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Seismic and aseismic slip along subduction zones and their tectonic implications

Kanamori, Hiroo (1977) Seismic and aseismic slip along subduction zones and their tectonic implications. In: Island arcs, deep sea trenches, and back-arc basins. American Geophysical Union , Washington, DC, pp. 163-174. ISBN 9780875904009. http://resolver.caltech.edu/CaltechAUTHORS:20150212-102444007

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Abstract

Results of detailed mechanism studies of great earthquakes are used together with their repeat times to determine the amount of seismic slip along various subduction zones. Comparison of the seismic slip with the rate of plate motion suggests that, in Chile, and possibly Alaska, the seismic slip rate is comparable to the rate of plate motion while, in the Kuriles and Northern Japan, the seismic slip constitutes only a very small portion, approximately 1/4, of the total slip. In the Sanriku region, and to the south of it, the relative amount of seismic slip is even smaller. These results suggest that in Chile and Alaska the coupling and interaction between the oceanic and continental lithosphere are very strong, resulting in great earthquakes with a very large rupture zone, and in break-off of the undergoing lithosphere at shallow depths. In the Kuriles and Northern Japan, the oceanic and continental lithosphere are largely decoupled, so that the slip becomes largely aseismic, and the rupture length of earthquakes reduced. The reduced interaction at the inter-plate boundary may allow the oceanic lithosphere to subduct more easily and to form a continuous Benioff zone extending to depths. It may also facilitate ridge subduction beneath island arcs, which may play an important role in the formation of marginal seas such as the Japan Sea. The decoupling is also evidenced by silent or tsunami earthquakes [e.g., the 1896 Sanriku earthquake], great intra-plate normal-fault earthquakes [e.g., the 1933 Sanriku earthquake], and crustal deformation. A natural extension of this concept of inter-plate decoupling is the spontaneous sinking of the oceanic lithosphere with a consequent retreating subduction. Retreating subduction may be an important mechanism in the format ion of marginal seas such as the Philippine Sea, and explains the complete lack of major shallow earthquake activity along some subduction zones such as the Izu-Bonin-Mariana arc.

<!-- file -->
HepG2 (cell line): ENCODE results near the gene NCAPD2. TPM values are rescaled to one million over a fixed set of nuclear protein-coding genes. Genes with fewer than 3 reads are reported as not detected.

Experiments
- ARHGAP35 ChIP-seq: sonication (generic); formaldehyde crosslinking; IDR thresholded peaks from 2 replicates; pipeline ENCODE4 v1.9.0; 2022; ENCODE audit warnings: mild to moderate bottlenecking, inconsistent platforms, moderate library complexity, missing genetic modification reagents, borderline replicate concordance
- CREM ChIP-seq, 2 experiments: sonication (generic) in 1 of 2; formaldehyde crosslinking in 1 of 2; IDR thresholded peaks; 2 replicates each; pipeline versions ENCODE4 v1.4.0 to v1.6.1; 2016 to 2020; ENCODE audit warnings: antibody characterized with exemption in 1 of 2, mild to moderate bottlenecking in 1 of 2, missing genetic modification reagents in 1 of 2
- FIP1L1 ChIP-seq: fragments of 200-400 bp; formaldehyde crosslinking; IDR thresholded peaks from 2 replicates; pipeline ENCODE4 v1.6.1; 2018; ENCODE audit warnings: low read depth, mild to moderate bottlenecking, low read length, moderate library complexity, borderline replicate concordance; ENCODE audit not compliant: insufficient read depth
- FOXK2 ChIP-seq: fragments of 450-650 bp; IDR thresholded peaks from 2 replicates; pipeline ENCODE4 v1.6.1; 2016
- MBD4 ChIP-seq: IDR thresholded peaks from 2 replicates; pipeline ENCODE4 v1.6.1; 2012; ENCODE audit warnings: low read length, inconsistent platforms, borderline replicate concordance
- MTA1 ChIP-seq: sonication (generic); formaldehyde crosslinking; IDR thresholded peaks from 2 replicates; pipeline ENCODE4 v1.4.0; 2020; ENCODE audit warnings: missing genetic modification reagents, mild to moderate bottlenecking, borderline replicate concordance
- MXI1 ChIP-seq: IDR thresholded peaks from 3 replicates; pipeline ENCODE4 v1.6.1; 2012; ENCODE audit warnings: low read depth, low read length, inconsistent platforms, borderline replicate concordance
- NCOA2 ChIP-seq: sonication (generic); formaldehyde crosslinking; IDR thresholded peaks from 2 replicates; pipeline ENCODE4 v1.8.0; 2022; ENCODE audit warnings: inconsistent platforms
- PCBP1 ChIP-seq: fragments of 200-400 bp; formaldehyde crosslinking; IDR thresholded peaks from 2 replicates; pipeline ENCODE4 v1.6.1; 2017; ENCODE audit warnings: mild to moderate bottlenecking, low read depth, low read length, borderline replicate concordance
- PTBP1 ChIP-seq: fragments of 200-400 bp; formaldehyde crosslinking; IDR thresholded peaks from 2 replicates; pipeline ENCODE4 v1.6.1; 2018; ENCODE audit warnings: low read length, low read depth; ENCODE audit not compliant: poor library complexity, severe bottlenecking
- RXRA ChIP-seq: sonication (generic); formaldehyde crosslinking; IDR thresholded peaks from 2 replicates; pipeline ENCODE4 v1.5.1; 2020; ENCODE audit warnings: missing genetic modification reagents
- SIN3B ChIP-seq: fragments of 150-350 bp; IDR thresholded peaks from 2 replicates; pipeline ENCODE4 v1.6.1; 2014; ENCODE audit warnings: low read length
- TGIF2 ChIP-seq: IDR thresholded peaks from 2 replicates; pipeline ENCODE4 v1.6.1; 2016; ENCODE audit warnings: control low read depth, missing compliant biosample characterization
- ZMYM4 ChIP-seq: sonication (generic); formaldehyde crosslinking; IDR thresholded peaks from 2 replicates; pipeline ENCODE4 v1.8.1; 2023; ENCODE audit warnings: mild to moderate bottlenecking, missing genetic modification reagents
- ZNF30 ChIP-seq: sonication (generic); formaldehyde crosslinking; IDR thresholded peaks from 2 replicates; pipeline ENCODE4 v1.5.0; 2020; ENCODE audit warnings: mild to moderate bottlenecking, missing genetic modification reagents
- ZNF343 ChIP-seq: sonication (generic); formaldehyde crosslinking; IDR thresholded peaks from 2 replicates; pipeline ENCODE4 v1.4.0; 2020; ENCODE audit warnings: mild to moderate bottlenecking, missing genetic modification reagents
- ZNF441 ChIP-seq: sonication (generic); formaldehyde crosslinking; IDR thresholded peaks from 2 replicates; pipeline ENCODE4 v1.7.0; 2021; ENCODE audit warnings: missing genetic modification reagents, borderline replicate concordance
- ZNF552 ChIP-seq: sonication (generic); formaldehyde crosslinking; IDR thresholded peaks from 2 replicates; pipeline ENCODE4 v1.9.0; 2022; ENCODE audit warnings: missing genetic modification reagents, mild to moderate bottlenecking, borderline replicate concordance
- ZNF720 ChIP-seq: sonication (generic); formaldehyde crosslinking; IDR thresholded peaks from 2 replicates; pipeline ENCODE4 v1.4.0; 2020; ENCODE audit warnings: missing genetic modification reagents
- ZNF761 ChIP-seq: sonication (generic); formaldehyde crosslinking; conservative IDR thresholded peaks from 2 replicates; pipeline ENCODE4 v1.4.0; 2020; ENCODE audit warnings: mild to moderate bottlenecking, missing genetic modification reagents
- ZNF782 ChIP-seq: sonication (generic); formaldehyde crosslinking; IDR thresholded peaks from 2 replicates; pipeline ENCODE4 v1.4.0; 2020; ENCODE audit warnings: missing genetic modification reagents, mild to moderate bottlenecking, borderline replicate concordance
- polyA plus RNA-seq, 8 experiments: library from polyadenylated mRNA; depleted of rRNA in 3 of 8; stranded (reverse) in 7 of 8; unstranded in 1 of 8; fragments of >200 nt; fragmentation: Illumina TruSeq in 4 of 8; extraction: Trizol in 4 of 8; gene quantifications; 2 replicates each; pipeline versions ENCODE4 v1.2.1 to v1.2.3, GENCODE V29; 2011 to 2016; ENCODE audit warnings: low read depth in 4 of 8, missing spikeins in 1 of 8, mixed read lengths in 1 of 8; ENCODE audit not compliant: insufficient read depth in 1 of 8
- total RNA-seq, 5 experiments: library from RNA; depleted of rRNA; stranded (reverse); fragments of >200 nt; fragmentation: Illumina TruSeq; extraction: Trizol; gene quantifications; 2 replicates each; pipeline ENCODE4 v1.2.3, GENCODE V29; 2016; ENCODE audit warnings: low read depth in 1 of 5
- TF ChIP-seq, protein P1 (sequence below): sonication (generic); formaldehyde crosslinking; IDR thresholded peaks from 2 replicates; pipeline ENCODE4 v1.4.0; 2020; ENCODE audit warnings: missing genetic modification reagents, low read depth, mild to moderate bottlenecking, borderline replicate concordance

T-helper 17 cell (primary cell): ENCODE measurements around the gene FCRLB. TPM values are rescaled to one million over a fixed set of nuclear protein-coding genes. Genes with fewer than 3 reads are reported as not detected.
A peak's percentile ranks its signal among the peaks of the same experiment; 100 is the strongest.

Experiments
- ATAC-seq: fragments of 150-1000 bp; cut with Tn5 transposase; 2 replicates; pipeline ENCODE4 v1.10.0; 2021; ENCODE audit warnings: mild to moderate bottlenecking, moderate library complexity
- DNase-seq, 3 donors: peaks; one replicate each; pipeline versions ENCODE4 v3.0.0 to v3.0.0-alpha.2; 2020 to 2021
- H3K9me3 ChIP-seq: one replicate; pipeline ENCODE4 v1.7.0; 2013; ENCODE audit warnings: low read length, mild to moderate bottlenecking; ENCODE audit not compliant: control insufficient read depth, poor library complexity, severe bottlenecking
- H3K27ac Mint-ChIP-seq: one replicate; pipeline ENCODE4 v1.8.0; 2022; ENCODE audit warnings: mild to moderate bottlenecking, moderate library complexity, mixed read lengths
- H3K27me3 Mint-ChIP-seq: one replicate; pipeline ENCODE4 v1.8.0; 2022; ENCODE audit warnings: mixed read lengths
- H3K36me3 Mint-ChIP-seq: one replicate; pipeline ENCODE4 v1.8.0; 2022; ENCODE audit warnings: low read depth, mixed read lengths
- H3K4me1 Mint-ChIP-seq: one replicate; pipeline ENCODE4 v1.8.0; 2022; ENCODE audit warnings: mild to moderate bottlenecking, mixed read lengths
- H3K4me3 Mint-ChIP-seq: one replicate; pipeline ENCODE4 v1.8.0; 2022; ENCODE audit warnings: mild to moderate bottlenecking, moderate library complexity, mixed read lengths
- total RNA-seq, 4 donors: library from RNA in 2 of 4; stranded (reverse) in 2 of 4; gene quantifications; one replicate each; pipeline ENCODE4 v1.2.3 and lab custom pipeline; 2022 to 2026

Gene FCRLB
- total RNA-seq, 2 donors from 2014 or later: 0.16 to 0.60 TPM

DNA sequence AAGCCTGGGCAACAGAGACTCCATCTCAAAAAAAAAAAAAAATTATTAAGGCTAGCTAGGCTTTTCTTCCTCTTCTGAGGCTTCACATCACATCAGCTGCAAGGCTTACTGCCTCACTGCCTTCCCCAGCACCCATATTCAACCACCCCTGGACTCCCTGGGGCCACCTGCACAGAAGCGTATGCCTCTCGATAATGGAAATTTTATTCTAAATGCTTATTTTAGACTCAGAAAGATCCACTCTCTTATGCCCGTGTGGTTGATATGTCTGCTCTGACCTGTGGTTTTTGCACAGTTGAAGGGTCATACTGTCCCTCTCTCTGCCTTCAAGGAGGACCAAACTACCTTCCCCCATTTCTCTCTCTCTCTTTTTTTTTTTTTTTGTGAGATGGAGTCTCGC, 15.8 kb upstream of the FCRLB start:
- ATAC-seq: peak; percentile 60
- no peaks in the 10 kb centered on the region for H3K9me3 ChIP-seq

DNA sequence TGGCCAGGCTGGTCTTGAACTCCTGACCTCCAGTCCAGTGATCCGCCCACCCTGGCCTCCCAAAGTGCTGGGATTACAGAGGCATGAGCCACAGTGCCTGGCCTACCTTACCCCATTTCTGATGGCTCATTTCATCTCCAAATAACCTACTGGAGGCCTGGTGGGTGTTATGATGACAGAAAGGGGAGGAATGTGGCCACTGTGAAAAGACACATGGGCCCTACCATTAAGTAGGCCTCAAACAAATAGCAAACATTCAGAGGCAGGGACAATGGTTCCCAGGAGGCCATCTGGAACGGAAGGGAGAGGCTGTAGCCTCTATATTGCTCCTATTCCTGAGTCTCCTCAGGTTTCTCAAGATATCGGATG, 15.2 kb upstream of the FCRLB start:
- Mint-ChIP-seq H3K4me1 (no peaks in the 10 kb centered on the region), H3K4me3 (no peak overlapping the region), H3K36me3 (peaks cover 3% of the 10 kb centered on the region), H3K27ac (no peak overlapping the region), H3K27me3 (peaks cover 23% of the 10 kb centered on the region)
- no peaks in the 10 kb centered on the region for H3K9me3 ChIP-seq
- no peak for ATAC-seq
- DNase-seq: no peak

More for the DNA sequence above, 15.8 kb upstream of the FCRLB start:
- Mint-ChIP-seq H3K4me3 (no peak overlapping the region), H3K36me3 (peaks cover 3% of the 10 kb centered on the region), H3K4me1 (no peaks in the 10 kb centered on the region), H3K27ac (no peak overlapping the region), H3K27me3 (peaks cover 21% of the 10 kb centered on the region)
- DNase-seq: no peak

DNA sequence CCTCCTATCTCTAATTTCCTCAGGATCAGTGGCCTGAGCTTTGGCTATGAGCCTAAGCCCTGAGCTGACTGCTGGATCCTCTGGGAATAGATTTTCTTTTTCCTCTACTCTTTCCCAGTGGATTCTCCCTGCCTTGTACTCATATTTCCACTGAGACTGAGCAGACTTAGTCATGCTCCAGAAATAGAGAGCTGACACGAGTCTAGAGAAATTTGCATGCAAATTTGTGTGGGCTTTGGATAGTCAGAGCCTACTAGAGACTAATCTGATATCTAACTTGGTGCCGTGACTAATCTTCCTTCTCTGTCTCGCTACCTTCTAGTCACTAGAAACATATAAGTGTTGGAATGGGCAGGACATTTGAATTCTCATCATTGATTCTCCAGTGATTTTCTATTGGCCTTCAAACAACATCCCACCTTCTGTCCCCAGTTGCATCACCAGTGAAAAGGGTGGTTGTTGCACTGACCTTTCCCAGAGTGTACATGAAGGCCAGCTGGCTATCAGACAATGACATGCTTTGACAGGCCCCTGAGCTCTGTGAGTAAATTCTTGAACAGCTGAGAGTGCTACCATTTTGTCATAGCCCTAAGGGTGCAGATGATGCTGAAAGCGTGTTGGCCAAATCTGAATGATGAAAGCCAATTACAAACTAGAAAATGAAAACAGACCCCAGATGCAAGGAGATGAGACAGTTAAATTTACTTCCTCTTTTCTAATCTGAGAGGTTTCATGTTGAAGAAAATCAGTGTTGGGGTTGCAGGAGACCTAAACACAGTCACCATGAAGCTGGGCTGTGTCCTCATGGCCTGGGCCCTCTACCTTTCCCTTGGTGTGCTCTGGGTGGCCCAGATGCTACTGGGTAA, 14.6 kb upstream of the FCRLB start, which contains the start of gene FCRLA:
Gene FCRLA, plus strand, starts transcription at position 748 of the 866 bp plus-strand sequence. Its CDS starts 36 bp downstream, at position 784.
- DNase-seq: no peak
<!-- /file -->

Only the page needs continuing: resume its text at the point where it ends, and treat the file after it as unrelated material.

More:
Item Type:Book Section
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http://dx.doi.org/10.1029/ME001p0163DOIArticle
http://onlinelibrary.wiley.com/doi/10.1029/ME001p0163/summaryPublisherArticle
Additional Information:© 1977 American Geophysical Union. I benefited greatly from discussions held with J. Tuzo Wilson while he was visiting Caltech as a Fairchild Distinguished Scholar. Discussions held with John Kelleher, Kazuaki Nakamura and Seiya Uyeda at the Ewing Symposium were very useful in writing the final manuscript. I thank Katsuyuki Abe, Kunihiko Shimazaki, and Gordon Stewart for giving me permission to use a part of their results before publication. Research supported by the Earth Sciences Section National Science Foundation Grant No. (EAR72-22489) and No. (EAR76-14262). Contribution No. 2757, Geological and Planetary Sciences, Seismological Laboratory, California Institute of Technology, Pasadena, California 91125.
Funders:
Funding AgencyGrant Number
NSFEAR72-22489
NSFEAR76-14262
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Caltech Division of Geological and Planetary Sciences2757
Record Number:CaltechAUTHORS:20150212-102444007
Persistent URL:http://resolver.caltech.edu/CaltechAUTHORS:20150212-102444007
Official Citation:Kanamori, H. (1977) Seismic and Aseismic Slip Along Subduction Zones and their Tectonic Implications, in Island Arcs, Deep Sea Trenches and Back-Arc Basins (eds M. Talwani and W. C. Pitman), American Geophysical Union, Washington, D. C.. doi: 10.1029/ME001p0163
Usage Policy:No commercial reproduction, distribution, display or performance rights in this work are provided.
ID Code:54777
Collection:CaltechAUTHORS
Deposited By: Tony Diaz
Deposited On:13 Feb 2015 05:03
Last Modified:13 Feb 2015 05:03

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